A woman diagnosed with gender dysphoria can sue a Catholic hospital for refusing to surgically remove her uterus as part of the sex-reassignment process, despite the hospital’s religious objection to performing the operation, an appeals court in California ruled.
The ruling pits competing legal interests against each other, elevating civil rights concerns involving sexual orientation and gender identity over the right of religious institutions to adhere to their sincerely held beliefs in the provision of services.
The Court of Appeals of California ruled Sept. 17 in Minton v. Dignity Health that Dignity Health violated California’s Unruh Civil Rights Act by withholding the medical care that Evan Minton requested. The appeals court revived Minton’s lawsuit, sending it back for further consideration to San Francisco Superior Court, which previously dismissed the action.
Minton, who identifies as a man, had initiated hormone replacement therapy in 2012 and had a mastectomy in 2014, and intended to complete the hysterectomy before undergoing phalloplasty to complete the transition, Catholic News Agency reports.
Minton, who was represented by the American Civil Liberties Union, claimed in the lawsuit that Sacramento-area Mercy San Juan Medical Center, operated by Dignity Health, canceled a scheduled hysterectomy when the patient told a nurse she identified as transgendered.
“The refusal of Dignity Health to allow a doctor to perform this common procedure simply because the patient is transgender is discriminatory,” Elizabeth Gill, a senior staff attorney at the ACLU of Northern California, said when the lawsuit was filed. “This is a hospital that is open to the general public, so it’s illegal for them to turn away someone based on gender identity.”
According to the appeals court, the hospital’s refusal to perform the operation as originally scheduled caused Minton “great anxiety and grief.” Minton “experienced a startling and painful notification that the surgery would not go forward” and the cancellation itself constituted “discrimination.”
But within 72 hours of the cancellation, Dignity Health arranged for Minton to have the surgery performed at a nearby non-Catholic hospital within the network. Minton had the surgery and sued anyway.
The appeals court found that the three-day waiting period that followed the Catholic hospital’s religious objection to performing the hysterectomy violated Minton’s right under state law to receive “full and equal medical care.”
Dignity Health could safeguard the religious liberty of its Catholic hospitals only if “it can provide all persons with full and equal medical care at comparable facilities not subject to the same religious restrictions.”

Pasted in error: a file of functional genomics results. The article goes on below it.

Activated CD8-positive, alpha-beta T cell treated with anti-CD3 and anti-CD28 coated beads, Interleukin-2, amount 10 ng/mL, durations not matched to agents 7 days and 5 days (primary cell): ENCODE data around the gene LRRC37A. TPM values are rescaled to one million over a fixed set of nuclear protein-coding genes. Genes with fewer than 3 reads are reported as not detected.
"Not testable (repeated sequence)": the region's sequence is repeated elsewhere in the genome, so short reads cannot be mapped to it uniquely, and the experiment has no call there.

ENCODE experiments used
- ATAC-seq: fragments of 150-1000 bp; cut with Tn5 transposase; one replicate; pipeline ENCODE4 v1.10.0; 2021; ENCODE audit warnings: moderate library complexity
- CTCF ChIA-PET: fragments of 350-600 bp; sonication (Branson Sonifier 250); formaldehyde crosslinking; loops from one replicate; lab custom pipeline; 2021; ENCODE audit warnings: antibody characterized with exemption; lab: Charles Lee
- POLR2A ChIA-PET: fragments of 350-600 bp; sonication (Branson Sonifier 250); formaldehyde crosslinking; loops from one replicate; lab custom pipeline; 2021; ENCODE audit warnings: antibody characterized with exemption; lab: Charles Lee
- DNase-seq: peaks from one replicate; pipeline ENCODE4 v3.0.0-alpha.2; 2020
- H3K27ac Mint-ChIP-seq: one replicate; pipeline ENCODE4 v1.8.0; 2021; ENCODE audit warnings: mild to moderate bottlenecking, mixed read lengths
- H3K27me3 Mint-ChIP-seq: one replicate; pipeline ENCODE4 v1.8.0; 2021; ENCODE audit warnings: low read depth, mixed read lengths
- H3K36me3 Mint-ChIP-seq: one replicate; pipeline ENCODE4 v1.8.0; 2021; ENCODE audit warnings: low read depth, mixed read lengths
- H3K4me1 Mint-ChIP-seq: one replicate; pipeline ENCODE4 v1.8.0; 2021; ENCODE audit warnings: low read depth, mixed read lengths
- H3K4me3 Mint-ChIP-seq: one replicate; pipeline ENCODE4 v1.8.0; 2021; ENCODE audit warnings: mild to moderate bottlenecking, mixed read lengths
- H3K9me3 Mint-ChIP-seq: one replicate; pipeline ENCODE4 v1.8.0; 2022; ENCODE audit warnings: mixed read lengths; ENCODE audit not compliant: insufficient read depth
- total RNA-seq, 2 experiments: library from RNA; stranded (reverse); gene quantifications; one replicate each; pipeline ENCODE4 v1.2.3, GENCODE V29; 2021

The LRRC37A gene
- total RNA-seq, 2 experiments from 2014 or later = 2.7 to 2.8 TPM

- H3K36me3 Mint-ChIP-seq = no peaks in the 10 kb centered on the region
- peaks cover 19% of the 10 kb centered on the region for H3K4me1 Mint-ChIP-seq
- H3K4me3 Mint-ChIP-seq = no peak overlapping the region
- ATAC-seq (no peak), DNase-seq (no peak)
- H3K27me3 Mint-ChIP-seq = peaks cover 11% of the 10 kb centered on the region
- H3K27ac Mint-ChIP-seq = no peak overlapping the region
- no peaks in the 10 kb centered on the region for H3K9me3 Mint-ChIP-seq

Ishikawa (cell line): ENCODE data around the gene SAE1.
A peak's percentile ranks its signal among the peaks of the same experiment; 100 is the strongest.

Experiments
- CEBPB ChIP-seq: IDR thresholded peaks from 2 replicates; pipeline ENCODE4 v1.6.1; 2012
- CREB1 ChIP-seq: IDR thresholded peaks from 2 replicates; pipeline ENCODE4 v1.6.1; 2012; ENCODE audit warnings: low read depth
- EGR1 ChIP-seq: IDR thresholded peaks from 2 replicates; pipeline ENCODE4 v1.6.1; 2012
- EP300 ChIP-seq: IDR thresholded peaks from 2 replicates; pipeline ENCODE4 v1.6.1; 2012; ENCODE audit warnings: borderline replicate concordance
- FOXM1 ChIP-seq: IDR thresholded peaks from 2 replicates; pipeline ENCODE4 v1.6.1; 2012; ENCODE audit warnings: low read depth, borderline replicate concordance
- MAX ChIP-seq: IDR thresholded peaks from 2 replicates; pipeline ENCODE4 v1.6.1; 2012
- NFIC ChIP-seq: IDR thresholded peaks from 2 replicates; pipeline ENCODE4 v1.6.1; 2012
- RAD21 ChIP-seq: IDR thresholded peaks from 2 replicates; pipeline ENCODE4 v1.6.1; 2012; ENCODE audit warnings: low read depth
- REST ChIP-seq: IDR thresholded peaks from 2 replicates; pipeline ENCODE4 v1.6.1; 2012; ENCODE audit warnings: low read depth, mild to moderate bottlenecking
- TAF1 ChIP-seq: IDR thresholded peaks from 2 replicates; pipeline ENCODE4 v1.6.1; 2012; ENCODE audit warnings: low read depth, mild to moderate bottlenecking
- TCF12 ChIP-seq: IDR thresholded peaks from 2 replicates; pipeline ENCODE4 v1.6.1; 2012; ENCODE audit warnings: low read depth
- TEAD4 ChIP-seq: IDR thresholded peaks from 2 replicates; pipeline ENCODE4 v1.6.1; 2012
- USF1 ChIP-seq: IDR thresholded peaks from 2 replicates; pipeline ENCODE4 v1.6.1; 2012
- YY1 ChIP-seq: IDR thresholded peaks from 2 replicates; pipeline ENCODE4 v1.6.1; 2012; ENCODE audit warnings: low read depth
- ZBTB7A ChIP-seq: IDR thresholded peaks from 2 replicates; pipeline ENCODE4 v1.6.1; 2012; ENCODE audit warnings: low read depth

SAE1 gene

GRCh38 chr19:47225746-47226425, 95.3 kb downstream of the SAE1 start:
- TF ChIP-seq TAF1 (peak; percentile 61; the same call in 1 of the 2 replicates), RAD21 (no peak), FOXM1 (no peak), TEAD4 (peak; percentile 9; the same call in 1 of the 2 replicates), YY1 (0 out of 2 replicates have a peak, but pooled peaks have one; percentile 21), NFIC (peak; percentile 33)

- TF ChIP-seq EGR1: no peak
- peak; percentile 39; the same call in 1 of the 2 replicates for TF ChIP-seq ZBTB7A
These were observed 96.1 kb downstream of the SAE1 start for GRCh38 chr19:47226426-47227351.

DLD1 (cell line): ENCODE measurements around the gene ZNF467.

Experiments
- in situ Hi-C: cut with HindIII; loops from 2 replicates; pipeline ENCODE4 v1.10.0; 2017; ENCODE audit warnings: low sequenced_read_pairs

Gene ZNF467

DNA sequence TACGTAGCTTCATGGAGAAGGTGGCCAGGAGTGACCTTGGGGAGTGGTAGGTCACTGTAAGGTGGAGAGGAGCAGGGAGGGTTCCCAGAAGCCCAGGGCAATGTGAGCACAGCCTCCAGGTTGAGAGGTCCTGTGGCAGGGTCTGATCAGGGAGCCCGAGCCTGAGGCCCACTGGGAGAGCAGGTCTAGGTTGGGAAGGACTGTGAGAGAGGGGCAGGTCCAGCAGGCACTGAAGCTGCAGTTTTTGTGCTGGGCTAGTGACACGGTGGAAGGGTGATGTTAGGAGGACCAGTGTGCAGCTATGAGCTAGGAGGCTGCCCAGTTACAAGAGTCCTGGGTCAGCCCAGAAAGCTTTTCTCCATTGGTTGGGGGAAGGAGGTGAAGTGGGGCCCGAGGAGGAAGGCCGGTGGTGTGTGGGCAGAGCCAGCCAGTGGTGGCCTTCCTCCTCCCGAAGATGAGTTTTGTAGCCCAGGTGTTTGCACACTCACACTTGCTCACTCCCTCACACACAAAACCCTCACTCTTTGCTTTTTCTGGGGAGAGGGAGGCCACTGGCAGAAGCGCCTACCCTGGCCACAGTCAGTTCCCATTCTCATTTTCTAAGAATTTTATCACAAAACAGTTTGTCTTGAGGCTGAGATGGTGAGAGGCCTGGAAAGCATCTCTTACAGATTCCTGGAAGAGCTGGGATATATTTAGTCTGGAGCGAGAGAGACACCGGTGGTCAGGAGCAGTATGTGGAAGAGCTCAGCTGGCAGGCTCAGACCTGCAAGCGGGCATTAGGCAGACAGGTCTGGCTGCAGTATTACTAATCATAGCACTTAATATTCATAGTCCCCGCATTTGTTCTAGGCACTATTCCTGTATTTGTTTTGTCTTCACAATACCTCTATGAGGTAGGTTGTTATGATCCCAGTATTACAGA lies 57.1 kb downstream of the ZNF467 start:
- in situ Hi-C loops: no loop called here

Although Dignity Health “likely mitigate[ed]” Minton’s damages by performing the surgery at a different hospital, this “did not extinguish” her claim under state law, the court ruled.
Dignity Health, on the other hand, maintained throughout the legal proceeding that Mercy San Juan Medical Center was within its rights to refuse the uterus removal on religious grounds.
A 2016 letter addressed to the Centers for Medicare and Medicaid Services that was signed by the general counsel for the U.S. Conference of Catholic Bishops stated that in the bishops’ view denying surgery to remove healthy organs from an individual seeking to transition to another sex wouldn’t be discriminatory.
“A hospital does not engage in ‘discrimination’ when, for example, it performs a mastectomy or hysterectomy on a woman with breast or uterine cancer, respectively, but declines to perform such a procedure on a woman with perfectly healthy breasts or uterus who is seeking to have the appearance of a man.”
It was unclear at press time if Dignity Health intends to appeal the ruling; the health care system didn’t immediately return messages seeking comment.
But at National Review, lawyer-commentator David French urged an appeal to the Supreme Court.
An appeal should be pursued because religious freedom needs to be protected in this case, in which “a Catholic hospital was upholding basic Catholic religious doctrine,” he wrote.
“Note the burden this ruling places on Catholic institutions—they will be compelled to provide care unless they actively facilitate the provision of care elsewhere, and even the most brief delays are legally intolerable,” French wrote.
In a separate case, a Catholic charity and two foster parents are asking the Supreme Court to take up their case after a federal appeals court ruled that Philadelphia could refuse to work with the charity because it has a religious-based objection to same-sex marriage.
The case, cited as Sharonell Fulton v. City of Philadelphia, dates to March 2018, when Philadelphia officials said the opioid crisis had created an urgent need for 300 new foster care families in the city. Days later, the city blocked Catholic Social Services (CSS) and Bethany Christian Services from taking on new foster care cases, alleging the agencies had run afoul of the city’s Fair Practices Ordinance, which forbids “discrimination” on the basis of sexual orientation or gender identity.
Certain religious adoption agencies, such as CSS, choose to put children only with mother-father couples, in accordance with their Christian beliefs. But left-wing groups such as the ACLU and Lambda Legal have filed lawsuits in various states to prevent religious-based agencies such as CSS from helping children who need foster care placement.